I don't think there is a fly fisher who has not fished the "Woolly Bugger". This fly that was created by Russell Blessing of Pennsylvania is probably recognized everywhere in the world, and has accounted for more fish than any other fly pattern. The effectiveness of the "bugger" can be attributed to the marabou tail, which every bugger has. This material comes alive in the water and will draw strikes even from lazy fish. Other materials vary on this fly. Bodies from various types of chenille, dubbings, along with wire or tinsel ribs. Some are weighted with lead wire, cone heads and bead heads, and a host of colors. These flies represent a lot of various forms of fish food. Bait-fish, hellgramites, nymphs, and leeches to name a few.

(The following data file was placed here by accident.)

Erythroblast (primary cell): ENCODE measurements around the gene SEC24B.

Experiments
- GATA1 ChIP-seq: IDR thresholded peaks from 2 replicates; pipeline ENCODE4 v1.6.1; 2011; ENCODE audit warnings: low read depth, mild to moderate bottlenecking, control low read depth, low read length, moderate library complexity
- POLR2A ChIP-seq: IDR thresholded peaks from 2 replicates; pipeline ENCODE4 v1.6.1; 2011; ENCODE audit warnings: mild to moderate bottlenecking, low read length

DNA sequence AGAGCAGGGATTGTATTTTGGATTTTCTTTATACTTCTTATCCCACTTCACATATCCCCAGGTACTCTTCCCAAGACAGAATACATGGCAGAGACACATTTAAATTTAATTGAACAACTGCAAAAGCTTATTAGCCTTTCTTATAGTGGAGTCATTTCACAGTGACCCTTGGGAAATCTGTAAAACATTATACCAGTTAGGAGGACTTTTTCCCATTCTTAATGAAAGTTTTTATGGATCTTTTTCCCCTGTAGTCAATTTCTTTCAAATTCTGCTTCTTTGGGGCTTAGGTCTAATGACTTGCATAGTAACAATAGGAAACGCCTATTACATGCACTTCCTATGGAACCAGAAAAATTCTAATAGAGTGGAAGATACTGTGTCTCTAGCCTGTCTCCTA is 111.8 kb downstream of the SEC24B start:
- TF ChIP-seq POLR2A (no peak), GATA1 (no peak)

Woolly Buggers are tied on hooks ranging in size from 4 to 8, with some perhaps bigger and some in size 10. I would think size 8 to be the most common size used. I have started tying these in sizes 14 and 16..."mini buggers". The material list is pretty much the same accept for the colors of the marabou tails. Mustad 9671 nymph hooks are used with a peacock body. The hackle is black or grizzly and there is a brass bead. I think these mini buggers will have a good chance at taking trout from small streams, especially brook trout in winter.
Black mini bugger with gray tail.
Black mini bugger with olive tail.
Black mini bugger with black tail. I believe the black and the olive are the most popular color combinations. The flies are tied on #14 hooks.
A black mini bugger tied on a #16 hook.